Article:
Businesses are losing their outdoor spaces across the city - what's going on?
This week you may have noticed an outcry on your social media feed, one which involves one of the Northern Quarter’s best outdoor terraces and the very survival of one of our city’s most innovative and interesting independent businesses.
I am of course referring to the decision of Manchester City Council to revoke the outside terrace of Alvarium on Dorsey Street, one which was granted in response to the unwavering restrictions that were thrown about by the government during the COVID pandemic.
The team at Alvarium took to Facebook to explain in more detail:
“Last year we were given the road outside Alvarium as a space for extra seating to accommodate for the COVID restrictions in place. This was pivotal for us after a catastrophic 2 years for hospitality and we were able to absorb some of the economic shock through this extension of our venue.”
When this was initially all set up in the height of the pandemic, Alvarium were told by their local MP Jon Connor Lyons that there’d be no problem obtaining the road again due to the fact that Dorsey Street is a no-through road, is lined with double yellow lines and is off a one-way street.
“We have reached out to our licensing officers who previously informed us that we were a leading example in how these outside spaces should be run and the local residents were happy with how it was managed. However, since then, @ManCityCouncil revoked the grant and our appeals have been ignored.”
The extension outside meant that during the severely damaging restrictions during the pandemic, Alvarium could survive. However, with the uncertainty regarding the terrace – plus the ending of other helpful measures set in place – “the consequences could be detrimental.”
“We are looking to our community for support in order to continue surviving and eventually start thriving again.”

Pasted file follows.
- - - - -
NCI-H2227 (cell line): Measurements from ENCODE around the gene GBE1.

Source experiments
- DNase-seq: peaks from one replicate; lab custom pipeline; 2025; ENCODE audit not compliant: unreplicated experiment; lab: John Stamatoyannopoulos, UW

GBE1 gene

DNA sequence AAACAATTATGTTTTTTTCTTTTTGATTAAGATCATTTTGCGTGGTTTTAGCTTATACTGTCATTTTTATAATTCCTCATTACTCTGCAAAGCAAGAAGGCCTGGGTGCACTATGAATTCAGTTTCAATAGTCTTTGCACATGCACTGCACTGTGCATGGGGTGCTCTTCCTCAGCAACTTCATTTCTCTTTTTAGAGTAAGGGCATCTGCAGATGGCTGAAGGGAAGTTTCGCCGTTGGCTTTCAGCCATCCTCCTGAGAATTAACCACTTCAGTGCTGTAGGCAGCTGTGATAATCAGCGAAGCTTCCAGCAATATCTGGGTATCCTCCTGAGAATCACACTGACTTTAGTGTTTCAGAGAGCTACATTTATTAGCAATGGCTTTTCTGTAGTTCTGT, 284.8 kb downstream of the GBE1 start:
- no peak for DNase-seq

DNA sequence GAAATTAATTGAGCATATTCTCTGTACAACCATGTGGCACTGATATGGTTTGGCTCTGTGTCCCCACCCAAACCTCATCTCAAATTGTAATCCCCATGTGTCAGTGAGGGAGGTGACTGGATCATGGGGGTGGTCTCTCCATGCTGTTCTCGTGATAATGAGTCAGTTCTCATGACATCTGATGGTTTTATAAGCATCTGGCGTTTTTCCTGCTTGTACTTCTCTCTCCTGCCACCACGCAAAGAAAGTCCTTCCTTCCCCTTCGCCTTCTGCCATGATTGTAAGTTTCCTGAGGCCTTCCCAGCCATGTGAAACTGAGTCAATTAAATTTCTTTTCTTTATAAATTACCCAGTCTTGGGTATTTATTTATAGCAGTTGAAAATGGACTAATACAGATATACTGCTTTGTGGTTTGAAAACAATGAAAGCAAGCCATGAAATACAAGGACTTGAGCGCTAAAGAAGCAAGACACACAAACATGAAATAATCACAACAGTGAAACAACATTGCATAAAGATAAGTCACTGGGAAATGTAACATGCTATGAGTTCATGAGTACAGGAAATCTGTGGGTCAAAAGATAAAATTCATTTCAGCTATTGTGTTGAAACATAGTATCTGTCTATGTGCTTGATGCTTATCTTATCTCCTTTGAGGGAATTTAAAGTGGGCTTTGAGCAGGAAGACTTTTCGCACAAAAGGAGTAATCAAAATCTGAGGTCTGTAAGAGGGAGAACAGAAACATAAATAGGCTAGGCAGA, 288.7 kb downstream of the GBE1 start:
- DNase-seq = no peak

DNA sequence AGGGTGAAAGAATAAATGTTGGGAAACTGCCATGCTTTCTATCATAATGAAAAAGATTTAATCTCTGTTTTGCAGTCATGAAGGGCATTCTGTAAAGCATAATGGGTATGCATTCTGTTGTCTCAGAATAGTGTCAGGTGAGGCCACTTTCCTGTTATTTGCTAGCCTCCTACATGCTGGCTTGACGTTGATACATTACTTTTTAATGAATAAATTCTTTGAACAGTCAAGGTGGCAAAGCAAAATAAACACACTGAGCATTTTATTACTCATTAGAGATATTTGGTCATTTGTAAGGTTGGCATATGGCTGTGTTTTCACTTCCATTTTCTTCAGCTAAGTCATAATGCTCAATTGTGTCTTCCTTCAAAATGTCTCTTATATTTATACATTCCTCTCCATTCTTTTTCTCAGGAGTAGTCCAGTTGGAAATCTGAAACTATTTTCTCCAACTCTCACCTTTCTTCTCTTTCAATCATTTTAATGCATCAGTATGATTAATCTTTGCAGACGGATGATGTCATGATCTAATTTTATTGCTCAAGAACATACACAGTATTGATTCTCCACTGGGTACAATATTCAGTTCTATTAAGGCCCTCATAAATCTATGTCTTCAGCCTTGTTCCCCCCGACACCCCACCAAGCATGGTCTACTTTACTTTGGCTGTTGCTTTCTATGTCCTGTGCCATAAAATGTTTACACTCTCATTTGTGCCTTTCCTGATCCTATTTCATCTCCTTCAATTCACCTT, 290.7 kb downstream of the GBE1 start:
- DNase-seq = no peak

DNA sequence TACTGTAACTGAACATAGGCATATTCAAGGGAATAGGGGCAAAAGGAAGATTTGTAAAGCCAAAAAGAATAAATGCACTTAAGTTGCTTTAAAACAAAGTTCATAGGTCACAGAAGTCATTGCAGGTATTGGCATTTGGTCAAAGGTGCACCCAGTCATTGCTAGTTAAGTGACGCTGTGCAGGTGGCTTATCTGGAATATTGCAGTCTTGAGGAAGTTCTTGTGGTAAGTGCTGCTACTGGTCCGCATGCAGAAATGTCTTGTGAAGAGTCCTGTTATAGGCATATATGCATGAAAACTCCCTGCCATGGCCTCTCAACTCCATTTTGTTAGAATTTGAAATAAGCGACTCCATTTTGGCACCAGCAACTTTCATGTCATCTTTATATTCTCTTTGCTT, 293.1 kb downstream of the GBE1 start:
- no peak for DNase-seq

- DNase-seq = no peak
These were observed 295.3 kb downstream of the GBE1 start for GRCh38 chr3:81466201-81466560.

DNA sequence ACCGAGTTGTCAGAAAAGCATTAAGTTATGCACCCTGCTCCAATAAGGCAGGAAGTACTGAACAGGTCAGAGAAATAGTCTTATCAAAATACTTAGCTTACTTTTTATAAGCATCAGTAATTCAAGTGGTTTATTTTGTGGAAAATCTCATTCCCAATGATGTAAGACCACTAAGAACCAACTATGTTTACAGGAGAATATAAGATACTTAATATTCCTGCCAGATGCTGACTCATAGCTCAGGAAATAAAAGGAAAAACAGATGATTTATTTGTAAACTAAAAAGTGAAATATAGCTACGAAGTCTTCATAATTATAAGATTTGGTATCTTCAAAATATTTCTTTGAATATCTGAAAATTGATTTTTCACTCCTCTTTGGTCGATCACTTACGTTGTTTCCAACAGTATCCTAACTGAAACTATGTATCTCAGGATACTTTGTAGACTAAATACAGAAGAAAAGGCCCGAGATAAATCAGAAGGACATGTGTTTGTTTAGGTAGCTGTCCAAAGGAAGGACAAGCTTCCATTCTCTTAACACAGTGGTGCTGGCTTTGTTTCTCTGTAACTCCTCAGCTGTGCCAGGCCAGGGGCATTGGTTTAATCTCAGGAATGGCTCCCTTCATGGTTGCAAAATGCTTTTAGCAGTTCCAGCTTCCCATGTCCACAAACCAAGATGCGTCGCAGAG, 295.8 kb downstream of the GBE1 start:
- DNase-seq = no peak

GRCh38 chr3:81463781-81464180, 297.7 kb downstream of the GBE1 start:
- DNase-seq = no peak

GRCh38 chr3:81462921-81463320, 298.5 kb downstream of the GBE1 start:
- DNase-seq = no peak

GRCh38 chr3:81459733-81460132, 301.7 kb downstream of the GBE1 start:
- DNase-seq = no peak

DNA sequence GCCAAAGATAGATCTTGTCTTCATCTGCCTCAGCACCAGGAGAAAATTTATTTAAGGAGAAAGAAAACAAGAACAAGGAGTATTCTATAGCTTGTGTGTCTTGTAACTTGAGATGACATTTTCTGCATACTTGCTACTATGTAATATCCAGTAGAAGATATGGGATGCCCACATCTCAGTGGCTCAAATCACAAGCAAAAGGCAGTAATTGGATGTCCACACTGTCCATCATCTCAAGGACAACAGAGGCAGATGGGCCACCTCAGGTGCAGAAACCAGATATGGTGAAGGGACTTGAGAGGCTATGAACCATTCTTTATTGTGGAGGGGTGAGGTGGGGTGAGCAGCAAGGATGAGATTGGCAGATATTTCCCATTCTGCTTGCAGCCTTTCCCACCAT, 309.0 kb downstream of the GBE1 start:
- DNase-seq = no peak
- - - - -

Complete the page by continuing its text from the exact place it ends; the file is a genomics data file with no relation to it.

Similarly, over in Ancoats, the businesses on Cutting Room Square have had their outdoor spaces reduced considerably as the through road comes back into action.
We spoke to Nam Tram, owner of NAM who explained that the extra space afforded to them on the road has been taken away, but he’s hoping that it will come back – although the Council is “taking a while, and there’s a lot of red tape to cross”.
So, what’s happening?
In response to the Alvarium case, we spoke to a Manchester City Council spokesperson who explained the situation in more detail.
Unfortunately, the emergency powers that the Council were granted to have roads closed quickly during COVID “no longer exist” and “so to officially close the road outside Alvarium and allow their outdoor seating is a much longer process which involves consultation with local residents which can take up to 18 months.”
In the wake of the huge furore over the noise complaints from a resident living above Night & Day back in November, this is certainly a hot topic and something that will likely arise again many times in the future, especially considering the historic growth and development of areas such as the Northern Quarter and Ancoats.
The redevelopment of these neighbourhoods began with the introduction of (mainly for rent) apartments, and thus are inexplicably bound to the severe regulations and licensing laws that go with that. We’ve seen what this can do with somewhere like Night & Day, and unfortunately it looks like it’ll be the same for Alvarium and businesses on Cutting Room Square.
So, what can we do?
The Council is keen to stress that the licensing team is “bound by the regulations” imposed on them by central government, so that’s likely to be the first place to start.
The government’s already lacklustre response for hospitality throughout the COVID pandemic continues – as schemes designed to help them survive are quickly taken away, even though independent businesses are still feeling the impact of the pandemic.
With the rise of VAT back to 20% in April, the cost of living crisis, itself a direct result of the pandemic, and now this – Manchester’s independent hospitality operators are increasingly finding it difficult to survive – with most of the issues only able to be rectified with a change in government policy at the top.
What can we do about it though?! First of all, you can do something directly – support your independents by popping into NAM for some food and drinks, or head to Alvarium – Lazy Tony’s have just moved in.
Unless there’s change at the very top though, our councils don’t have the power to enforce most of the things that are needed to help local businesses, so, write to your local MP to see what they can do. If they’re half-decent and actually want hospitality to survive and flourish in the city – they’ll get behind this.